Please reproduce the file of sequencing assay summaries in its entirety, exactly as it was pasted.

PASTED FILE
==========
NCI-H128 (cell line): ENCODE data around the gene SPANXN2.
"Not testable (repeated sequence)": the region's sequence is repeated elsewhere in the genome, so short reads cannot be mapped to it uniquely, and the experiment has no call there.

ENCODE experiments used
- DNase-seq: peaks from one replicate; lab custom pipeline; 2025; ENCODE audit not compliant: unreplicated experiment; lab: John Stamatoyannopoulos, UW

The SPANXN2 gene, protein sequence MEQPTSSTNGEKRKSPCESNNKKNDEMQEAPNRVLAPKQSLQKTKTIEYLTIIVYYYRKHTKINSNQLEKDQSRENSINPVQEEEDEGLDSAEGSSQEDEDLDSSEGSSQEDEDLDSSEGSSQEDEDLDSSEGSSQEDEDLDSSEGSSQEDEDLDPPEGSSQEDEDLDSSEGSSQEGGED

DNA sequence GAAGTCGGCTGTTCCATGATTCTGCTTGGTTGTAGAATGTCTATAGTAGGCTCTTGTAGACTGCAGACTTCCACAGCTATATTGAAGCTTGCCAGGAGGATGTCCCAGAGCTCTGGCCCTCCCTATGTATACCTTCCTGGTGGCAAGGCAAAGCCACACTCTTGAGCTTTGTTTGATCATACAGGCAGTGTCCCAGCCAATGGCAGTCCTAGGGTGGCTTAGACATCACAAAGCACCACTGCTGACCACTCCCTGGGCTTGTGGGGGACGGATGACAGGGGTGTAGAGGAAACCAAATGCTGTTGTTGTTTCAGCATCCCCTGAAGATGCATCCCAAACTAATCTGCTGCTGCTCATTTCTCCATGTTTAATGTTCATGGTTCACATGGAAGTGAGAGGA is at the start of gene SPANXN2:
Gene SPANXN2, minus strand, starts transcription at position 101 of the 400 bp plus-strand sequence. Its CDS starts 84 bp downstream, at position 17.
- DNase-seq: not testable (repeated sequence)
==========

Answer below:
NCI-H128 (cell line): ENCODE data around the gene SPANXN2.
"Not testable (repeated sequence)": the region's sequence is repeated elsewhere in the genome, so short reads cannot be mapped to it uniquely, and the experiment has no call there.

ENCODE experiments used
- DNase-seq: peaks from one replicate; lab custom pipeline; 2025; ENCODE audit not compliant: unreplicated experiment; lab: John Stamatoyannopoulos, UW

The SPANXN2 gene, protein sequence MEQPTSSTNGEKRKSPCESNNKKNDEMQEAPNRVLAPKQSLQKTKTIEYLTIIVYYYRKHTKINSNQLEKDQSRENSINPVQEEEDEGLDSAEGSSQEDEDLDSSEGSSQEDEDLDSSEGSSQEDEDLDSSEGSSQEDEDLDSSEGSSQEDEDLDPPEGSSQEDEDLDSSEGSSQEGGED

DNA sequence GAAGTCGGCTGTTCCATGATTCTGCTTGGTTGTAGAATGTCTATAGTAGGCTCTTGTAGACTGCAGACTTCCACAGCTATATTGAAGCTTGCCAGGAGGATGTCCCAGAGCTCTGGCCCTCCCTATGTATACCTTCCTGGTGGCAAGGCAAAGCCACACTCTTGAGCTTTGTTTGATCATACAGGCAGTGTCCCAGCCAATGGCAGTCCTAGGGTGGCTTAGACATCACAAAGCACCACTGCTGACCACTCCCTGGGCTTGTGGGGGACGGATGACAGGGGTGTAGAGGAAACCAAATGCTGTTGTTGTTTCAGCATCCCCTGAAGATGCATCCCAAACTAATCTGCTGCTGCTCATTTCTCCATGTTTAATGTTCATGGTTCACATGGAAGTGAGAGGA is at the start of gene SPANXN2:
Gene SPANXN2, minus strand, starts transcription at position 101 of the 400 bp plus-strand sequence. Its CDS starts 84 bp downstream, at position 17.
- DNase-seq: not testable (repeated sequence)